Grass-fed cattle and the environment

One of the often cited reasons for limited or eliminating beef from your diet has to do with cattle being net carbon emitters. Grain fed beef emit high quantities of methane, which is one of the worst greenhouse gases. Not only are the grain-fed cows adding to the destruction of the ozone layer, but the methods used to produce commercial cattle feed are also contributing.

A new branch of research in cattle management, however, is finding that cattle raised on well-managed pasture land actual create a net carbon sink. Pastured cattle contribute to removing those nasty greenhouse gasses from the atmosphere!

There are a combination of reasons why grass-fed beef contribute to carbon sequestration. First, pasture land that is grazed, grows more productively (all that natural manure from the cow patties helps). Trees are one of the better known ways to combat carbon emissions, but all plants absorb CO2 to some extent, and grasses are no exception. Second, cattle that are grass fed emit less methane gas, because their bodies are better adapted to eating grass than corn.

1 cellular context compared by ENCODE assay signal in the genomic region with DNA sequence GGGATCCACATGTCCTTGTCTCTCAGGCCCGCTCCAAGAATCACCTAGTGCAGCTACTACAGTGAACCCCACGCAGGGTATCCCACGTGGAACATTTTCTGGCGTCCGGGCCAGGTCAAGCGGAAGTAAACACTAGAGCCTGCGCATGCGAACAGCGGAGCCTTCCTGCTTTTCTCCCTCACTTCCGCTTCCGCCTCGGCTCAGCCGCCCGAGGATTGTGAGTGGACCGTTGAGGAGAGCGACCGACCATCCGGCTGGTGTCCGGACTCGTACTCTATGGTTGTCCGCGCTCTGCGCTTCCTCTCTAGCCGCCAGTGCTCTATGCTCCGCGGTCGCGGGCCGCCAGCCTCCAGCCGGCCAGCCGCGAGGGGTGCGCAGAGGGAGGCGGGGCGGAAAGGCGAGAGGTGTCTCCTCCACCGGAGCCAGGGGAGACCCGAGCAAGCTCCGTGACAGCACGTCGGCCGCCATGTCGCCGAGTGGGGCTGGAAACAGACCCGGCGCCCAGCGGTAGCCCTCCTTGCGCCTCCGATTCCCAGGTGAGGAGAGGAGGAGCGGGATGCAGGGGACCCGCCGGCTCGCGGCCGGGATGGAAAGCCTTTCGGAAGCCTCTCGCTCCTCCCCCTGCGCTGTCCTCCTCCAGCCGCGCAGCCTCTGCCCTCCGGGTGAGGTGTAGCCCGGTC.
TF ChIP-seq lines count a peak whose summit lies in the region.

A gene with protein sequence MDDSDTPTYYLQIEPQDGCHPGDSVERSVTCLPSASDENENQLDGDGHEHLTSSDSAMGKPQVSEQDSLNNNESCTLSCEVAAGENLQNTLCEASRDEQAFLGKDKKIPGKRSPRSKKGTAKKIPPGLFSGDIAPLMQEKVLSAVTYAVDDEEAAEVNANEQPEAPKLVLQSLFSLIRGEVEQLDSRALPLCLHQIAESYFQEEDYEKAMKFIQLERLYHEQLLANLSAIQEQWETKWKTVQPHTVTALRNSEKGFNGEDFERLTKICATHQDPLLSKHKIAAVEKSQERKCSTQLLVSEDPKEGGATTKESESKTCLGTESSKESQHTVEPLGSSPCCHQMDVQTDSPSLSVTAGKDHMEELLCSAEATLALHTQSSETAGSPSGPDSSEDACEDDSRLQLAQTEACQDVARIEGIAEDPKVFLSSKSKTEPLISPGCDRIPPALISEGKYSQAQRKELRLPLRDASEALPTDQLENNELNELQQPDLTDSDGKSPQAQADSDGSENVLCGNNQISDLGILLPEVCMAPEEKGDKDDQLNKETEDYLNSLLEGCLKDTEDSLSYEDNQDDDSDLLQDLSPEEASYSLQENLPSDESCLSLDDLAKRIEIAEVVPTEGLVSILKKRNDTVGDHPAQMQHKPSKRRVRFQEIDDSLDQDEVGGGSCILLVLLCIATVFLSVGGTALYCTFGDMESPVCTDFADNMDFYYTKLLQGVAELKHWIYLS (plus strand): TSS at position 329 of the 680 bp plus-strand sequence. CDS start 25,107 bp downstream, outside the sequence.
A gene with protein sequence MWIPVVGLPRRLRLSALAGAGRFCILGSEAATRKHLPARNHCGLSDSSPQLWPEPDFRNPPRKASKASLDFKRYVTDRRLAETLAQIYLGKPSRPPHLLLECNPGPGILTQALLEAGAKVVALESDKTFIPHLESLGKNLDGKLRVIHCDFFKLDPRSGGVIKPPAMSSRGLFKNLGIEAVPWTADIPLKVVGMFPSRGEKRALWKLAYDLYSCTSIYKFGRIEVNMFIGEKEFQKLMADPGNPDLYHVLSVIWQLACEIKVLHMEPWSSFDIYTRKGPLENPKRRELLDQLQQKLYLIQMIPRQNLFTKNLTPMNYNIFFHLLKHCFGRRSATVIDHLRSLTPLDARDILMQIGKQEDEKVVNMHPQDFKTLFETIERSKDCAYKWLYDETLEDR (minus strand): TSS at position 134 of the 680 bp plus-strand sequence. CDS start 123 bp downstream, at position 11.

There’s a lot to read if you’re interested in finding out more, but this article does a nice job of explaining why pastured cattle can lead to a net negative carbon output:

In Defense of the Cow: How Eating Meat Could Help Slow Climate Change

If you’re interested in numbers, some preliminary research out of Saskatchewan shows that most pastured cattle operations sequester even small amounts of carbon, although some can sequester significant quantities. Solving Climate Change with Holistic Management.

Just one more reason why grass fed is better!